made a movie remaking The Three Stooges for our generation. Depending on your point of view, this is either the end or the highpoint of Western civilization. Now I haven’t seen it, but from what I have heard, the directors wanted to reproduce the exact feel of the 1930’s vintage shorts than became a staple of Saturday morning television for boys of a certain age like me. The film also provides a back story about how three bumbling knuckleheads came to be so bumbling.
In a weird way, the advent of this film reminds of one of my own Easter stories.
Once upon a time, when I was a brand-new transitional deacon, I was assigned to a parish in the middle of a small city not unlike Trinity, Easton.
St. Paul's in Willimantic, Connecticut had a soup kitchen, too, only theirs met six days a week. I lived a few blocks away and would walk to church. On Sunday mornings, I liked to go early and putter around in silence making things ready for worship. There was a wrinkle in my plan, though, and his name was Billy.
Billy was a man in his late 40’s, who spent most of his life in an institution run by the state for the mentally handicapped. The state was gradually moving these folks into the community. Highly capable folks from the Training School, were moved into apartments. Those in need of more supervision went into group homes. Billy was one of the ones moved into an apartment near the church. Billy loved church. He also loved to talk…which he did at 100 mph in a rather high pitched voice. I tried to teach him things: like how to help set up the church, how to light the candles without setting him or the church on fire; how to set out the bulletins.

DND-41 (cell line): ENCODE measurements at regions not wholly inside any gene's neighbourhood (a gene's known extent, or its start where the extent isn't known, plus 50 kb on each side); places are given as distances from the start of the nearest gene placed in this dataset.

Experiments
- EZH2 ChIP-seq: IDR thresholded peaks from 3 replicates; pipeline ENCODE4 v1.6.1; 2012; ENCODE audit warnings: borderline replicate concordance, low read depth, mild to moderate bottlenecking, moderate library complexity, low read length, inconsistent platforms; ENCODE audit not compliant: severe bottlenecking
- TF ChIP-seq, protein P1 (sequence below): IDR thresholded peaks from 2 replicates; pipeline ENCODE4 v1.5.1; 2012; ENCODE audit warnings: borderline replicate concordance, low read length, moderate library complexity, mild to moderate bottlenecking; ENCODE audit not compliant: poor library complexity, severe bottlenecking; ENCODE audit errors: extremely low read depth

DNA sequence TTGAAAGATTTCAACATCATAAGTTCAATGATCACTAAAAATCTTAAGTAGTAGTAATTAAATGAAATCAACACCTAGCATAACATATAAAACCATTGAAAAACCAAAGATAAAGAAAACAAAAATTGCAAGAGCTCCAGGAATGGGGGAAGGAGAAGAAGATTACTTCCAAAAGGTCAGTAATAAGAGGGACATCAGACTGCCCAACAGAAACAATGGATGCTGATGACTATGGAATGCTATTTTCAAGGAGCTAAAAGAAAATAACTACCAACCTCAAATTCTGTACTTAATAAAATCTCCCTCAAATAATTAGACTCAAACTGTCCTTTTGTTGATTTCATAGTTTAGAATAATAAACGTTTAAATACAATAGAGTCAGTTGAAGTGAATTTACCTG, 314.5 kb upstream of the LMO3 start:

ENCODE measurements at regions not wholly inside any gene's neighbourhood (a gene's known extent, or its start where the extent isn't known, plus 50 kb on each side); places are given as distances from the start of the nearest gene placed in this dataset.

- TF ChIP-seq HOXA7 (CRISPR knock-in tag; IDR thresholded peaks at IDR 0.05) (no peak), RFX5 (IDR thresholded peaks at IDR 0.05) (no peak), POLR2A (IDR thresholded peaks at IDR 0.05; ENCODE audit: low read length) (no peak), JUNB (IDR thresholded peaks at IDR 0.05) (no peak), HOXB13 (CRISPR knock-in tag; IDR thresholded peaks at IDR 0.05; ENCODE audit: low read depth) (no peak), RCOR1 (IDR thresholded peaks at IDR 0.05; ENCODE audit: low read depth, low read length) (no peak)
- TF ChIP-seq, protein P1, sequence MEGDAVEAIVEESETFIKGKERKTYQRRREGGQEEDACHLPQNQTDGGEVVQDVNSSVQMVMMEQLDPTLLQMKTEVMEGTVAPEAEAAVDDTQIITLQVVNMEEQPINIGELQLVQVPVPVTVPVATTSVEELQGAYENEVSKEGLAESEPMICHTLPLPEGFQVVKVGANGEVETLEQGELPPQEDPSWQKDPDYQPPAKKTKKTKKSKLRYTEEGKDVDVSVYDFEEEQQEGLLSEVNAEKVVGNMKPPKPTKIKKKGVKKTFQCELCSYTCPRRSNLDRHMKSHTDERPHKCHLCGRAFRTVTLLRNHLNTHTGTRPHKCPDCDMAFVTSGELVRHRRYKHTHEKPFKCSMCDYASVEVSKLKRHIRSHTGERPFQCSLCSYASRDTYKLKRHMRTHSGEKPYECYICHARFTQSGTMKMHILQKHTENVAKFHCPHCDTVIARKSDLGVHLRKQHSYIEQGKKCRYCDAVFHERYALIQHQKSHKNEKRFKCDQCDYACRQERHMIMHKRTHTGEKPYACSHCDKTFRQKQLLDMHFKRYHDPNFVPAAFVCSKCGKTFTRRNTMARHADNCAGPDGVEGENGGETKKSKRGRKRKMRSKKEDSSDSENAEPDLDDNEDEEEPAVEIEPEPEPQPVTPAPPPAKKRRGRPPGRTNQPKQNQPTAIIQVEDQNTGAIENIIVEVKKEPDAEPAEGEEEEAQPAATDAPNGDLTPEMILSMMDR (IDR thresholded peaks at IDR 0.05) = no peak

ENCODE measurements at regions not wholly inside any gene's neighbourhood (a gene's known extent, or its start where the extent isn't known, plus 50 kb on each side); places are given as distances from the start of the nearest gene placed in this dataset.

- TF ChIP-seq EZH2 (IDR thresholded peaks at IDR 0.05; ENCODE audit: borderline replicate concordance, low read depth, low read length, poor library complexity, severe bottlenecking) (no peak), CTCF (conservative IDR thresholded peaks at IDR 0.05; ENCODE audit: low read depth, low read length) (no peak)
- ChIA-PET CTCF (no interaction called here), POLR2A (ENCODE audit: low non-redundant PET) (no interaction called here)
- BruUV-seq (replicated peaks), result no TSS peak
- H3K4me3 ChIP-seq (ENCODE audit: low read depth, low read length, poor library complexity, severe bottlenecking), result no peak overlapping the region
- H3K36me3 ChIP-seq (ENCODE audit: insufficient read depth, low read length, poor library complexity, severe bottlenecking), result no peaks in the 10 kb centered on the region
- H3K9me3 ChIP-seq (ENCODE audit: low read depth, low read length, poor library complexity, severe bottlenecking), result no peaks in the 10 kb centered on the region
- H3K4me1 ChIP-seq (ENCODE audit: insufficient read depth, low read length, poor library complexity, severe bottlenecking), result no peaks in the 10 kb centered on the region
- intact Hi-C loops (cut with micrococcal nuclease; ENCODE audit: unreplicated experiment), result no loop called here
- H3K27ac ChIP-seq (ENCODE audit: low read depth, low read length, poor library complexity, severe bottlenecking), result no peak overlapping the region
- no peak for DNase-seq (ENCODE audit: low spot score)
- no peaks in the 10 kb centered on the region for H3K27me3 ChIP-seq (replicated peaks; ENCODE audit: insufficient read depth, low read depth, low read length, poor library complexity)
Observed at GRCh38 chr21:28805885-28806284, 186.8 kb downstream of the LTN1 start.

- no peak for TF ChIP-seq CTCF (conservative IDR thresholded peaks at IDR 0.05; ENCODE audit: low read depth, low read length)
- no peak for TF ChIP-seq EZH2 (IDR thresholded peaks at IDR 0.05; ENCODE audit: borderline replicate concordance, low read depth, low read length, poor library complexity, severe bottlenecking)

Nothing worked. Billy followed me around talking incessantly. He broke things. He spilled and dropped things. He interrupted and startled people. He also scared people who did not know what to make of him. And the truth is Billy really got on my nerves.
My romantic image of a time of contemplative silence went out the window when I came down the street and saw him there at the door, waiting. So not only was I annoyed and impatient, I was angry. And I am sure it showed, so I was embarrassed, too.
My supervising priest at that time was the most saintly man I ever knew. His name was Canon Francis Belden. Or, as Billy called him, “Kenny.”
Canon Belden would always treat Billy with great patience and never seemed to get upset by his antics.
One day, after a particularly exasperating encounter, I came to supervision feeling at a complete loss. I had run out of tricks, distractions and gimmicks to deal with Billy. Tired, confused, and—as I said—embarrassed, I asked Canon Belden how he did it. How was he able to stay so even-keeled with Billy even after Billy has crashed into him or dropped something or interrupted a conversation.
"Well," ‘Kenny’ said, "he’s Jesus."
Before I could fall into a deep hole of guilt and pointless shame, Belden added this truth that I have never forgotten. The secret to a successful Christian life, he said, is seeing the face of Jesus in others and also knowing that you are Jesus’ face to someone else.
Billy was Jesus. Jesus came disguised as an annoying, pesky, klutzy guy who was trying to apply the life rules learned in an institution to a world where he was now by himself for the first time and with very few rules. Billy was a lot of things and he certainly tried my patience, but he was no stooge. He was a person. He was a person with dignity given to him by God. He was alone and struggling. And he was Jesus in precisely the way and at precisely the moment I needed to see Jesus.
And it changed me.